So, for many of us, the comparison is incomplete.  We can discover the rated quality of a provider, and the average price of the service… but not actual cost to ourselves or our insurer, or what it would be under a different plan. (Our insurer’s cost becomes very important in liability claims, because they demand their portion back!).  Detailed cost estimates from insurers can be found by clicking a button on the new website.  But only health plan members with an active policy can access that information — ensuring that no cost comparison can be made before buying a policy.

We applaud the new “CA Health Care Compare” website as an important first step in health care value transparency.  And we urge the Department of Insurance, Consumers Union and California consumers to keep the heat on insurers to pull back their curtain on pricing, so that the site might reach its full potential.


Cities and counties usually have broad immunities from lawsuits.  But, if a statute provides a basis, such as when a city allows a dangerous condition to exist on public property, there can be liability.

The California Supreme Court recently found that trees planted or maintained in a median can pose a foreseeable danger to drivers, and that a city can be liable, even in a case where another negligent driver causes a car to veer into the median and hit the tree.  The court found it was not necessary for the plaintiff to prove the trees caused the at-fault driver to operate his vehicle recklessly. The court held plaintiffs need only show the trees – in this case which were alleged to be too close to the road – were a proximate cause of the injuriesCordova v. City of Los Angeles.  August 13, 2015.

Tree cases are blooming of late.  In 2014, City of Pasadena v. Superior Court held that local agencies could be liable for inverse condemnation when a city-owned tree damaged in a windstorm fell and damaged private property.

Dangerous conditions of trees can lead to large verdicts, as seen in a suit filed in 2011 by a man who was rendered paraplegic after being crushed by a falling queen palm after the city canceled its tree-trimming program due to budget cuts.  Mission Hills resident Michael Burke, the plaintiff in that case, received a verdict of a reported $7.7M against the City of San Diego.  Press after the case focused on the need for inspection, monitoring and care of trees under government control, especially palms which have shallow root systems and topple more easily.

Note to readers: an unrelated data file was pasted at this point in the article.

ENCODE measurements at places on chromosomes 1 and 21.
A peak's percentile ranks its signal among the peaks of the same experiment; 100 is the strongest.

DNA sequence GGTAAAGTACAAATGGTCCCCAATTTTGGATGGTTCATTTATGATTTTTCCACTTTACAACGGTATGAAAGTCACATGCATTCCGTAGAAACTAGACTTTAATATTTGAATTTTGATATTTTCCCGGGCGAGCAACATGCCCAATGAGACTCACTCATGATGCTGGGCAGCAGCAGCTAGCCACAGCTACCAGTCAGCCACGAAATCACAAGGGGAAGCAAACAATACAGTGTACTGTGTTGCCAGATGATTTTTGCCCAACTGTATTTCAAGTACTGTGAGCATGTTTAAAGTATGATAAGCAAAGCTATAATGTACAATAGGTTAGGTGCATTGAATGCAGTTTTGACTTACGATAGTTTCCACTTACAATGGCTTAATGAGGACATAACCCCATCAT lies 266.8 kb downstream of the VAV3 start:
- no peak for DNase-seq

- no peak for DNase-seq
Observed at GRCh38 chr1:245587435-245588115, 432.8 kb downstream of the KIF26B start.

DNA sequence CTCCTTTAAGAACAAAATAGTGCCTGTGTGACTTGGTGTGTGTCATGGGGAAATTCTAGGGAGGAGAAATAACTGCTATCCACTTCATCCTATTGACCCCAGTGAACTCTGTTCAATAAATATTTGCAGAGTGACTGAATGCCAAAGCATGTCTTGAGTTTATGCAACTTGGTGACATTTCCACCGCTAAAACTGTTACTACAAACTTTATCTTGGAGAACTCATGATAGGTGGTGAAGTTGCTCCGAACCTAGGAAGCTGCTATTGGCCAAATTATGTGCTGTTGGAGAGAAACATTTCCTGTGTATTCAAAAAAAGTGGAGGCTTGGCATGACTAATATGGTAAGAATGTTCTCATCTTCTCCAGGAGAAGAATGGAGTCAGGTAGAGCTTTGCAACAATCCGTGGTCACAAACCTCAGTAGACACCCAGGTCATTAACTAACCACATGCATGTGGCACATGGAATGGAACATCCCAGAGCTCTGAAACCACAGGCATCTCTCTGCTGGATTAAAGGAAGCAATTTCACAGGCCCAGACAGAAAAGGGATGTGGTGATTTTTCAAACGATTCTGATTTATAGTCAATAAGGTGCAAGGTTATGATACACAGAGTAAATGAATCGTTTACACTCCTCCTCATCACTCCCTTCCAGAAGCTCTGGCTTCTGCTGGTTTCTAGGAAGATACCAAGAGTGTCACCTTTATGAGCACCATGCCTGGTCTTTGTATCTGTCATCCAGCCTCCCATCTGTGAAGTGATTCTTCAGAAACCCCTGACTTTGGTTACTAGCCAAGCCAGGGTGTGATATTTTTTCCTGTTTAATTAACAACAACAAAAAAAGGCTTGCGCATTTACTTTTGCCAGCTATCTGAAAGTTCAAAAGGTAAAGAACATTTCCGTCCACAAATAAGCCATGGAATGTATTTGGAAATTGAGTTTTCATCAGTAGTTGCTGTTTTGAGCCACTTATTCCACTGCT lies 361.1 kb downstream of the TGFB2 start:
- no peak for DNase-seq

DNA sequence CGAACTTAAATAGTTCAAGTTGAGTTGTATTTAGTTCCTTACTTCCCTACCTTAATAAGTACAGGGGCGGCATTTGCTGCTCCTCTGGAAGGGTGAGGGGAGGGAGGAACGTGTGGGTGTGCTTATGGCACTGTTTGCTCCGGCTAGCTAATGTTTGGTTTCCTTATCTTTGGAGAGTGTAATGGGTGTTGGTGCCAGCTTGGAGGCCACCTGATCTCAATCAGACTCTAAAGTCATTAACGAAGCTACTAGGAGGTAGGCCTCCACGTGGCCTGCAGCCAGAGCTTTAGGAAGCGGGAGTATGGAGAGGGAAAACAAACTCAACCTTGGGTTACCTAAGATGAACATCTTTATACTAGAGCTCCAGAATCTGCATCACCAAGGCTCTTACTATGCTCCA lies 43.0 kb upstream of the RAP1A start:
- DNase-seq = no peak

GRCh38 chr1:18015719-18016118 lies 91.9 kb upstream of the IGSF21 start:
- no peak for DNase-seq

And lower trees blocking views can be just as bad a problem.  In March, 2015, a baby was killed and her father injured when her father pushed a stroller across an intersection at Catalina Blvd. and Canon Streets in Point Loma.   The motorist who hit them indicated a tree had blocked his view.  That palm tree has since been removed by the city.

Local agencies should be viewing these cases as a call to remove or trim trees before tragedies are repeated.  In some areas, untended brush impeding views may be the problem.  But, just as worrisome, drought conditions and water restrictions can weaken trees.  And, parched trees can and do fall.  http://www.usnews.com/news/science/news/articles/2015/07/31/amid-california-drought-fears-rise-of-trees-dying-falling

Homeowners and local entities responsible for public grounds should take heed of these new cases and the conditions increasing potential liability.